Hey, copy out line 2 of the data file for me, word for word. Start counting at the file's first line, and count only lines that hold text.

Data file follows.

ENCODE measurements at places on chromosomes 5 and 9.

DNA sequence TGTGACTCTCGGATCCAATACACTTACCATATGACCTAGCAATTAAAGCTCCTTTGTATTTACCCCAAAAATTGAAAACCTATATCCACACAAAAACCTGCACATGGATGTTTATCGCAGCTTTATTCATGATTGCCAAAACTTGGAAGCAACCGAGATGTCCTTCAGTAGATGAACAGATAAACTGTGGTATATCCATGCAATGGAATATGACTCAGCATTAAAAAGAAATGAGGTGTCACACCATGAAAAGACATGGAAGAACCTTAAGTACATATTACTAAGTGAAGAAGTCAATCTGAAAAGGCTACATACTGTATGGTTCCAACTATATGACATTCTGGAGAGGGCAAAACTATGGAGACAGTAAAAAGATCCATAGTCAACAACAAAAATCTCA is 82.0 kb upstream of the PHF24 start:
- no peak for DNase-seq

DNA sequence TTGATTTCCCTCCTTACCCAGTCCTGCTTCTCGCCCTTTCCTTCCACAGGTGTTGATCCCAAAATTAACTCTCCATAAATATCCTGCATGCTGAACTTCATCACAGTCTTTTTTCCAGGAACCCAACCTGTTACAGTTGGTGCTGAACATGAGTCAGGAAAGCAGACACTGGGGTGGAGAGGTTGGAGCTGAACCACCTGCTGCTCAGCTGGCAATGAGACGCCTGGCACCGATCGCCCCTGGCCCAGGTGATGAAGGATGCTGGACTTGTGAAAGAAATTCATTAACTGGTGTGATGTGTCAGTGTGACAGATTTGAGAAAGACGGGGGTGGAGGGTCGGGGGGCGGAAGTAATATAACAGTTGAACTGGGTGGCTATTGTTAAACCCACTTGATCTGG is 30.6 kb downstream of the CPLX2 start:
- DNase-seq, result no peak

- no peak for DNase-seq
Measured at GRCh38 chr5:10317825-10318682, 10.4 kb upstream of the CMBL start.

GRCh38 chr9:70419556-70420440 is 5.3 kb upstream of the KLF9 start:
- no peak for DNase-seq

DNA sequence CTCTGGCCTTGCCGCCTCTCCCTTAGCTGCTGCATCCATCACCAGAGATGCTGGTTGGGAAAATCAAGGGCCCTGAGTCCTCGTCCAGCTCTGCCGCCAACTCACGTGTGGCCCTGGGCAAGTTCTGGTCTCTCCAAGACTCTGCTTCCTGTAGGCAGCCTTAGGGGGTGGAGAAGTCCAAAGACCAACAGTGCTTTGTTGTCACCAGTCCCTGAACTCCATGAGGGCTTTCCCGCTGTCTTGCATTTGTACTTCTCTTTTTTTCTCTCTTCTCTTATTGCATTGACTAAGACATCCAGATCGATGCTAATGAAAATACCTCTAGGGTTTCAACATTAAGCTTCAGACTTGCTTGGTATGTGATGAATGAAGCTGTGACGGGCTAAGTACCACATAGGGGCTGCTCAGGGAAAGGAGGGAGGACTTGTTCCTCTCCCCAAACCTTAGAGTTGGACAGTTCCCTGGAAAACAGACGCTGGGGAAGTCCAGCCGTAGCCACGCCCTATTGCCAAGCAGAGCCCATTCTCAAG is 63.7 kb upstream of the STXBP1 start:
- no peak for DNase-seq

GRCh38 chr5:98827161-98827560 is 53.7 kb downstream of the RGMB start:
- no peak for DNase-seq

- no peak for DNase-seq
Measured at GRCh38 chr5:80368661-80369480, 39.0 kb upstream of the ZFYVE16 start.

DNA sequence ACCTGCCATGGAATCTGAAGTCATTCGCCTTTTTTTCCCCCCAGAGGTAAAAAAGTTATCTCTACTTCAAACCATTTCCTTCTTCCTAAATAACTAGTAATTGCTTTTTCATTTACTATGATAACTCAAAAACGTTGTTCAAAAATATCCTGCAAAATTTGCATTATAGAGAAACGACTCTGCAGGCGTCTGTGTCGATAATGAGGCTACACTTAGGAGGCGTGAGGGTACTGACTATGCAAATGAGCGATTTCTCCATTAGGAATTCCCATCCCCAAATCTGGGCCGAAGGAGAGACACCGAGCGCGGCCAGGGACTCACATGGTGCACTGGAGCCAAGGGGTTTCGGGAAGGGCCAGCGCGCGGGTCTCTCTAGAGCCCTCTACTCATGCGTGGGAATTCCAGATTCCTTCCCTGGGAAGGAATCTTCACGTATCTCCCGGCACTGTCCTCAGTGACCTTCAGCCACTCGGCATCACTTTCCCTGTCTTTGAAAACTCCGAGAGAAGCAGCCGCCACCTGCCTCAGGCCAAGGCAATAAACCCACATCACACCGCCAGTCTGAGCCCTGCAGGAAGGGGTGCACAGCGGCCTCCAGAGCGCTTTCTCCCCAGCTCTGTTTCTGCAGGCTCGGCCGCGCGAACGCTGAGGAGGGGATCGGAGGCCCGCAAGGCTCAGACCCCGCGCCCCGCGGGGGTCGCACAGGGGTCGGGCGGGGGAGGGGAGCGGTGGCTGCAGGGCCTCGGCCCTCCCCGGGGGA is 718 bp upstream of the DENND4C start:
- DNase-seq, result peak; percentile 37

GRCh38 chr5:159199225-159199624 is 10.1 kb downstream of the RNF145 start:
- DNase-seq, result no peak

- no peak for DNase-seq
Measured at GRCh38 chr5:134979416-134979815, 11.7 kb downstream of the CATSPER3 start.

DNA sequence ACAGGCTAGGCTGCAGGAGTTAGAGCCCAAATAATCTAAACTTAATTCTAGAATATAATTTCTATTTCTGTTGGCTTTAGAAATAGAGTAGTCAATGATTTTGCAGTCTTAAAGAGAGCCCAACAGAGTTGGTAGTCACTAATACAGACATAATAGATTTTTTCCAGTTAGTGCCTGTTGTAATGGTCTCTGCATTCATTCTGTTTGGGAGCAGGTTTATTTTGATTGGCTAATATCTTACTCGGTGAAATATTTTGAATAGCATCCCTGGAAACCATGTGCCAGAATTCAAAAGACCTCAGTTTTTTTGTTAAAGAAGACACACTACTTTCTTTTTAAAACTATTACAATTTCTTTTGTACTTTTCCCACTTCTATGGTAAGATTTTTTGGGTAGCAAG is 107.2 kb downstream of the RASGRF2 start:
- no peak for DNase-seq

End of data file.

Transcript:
DNA sequence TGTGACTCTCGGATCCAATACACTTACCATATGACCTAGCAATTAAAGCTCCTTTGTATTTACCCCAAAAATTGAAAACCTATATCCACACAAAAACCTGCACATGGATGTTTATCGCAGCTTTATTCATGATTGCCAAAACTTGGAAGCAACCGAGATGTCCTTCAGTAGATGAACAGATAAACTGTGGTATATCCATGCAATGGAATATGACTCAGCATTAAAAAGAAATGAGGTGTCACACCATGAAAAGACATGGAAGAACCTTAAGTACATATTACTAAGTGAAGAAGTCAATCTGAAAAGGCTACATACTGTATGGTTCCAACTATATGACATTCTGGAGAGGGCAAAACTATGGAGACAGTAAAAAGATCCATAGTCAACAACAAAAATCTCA is 82.0 kb upstream of the PHF24 start: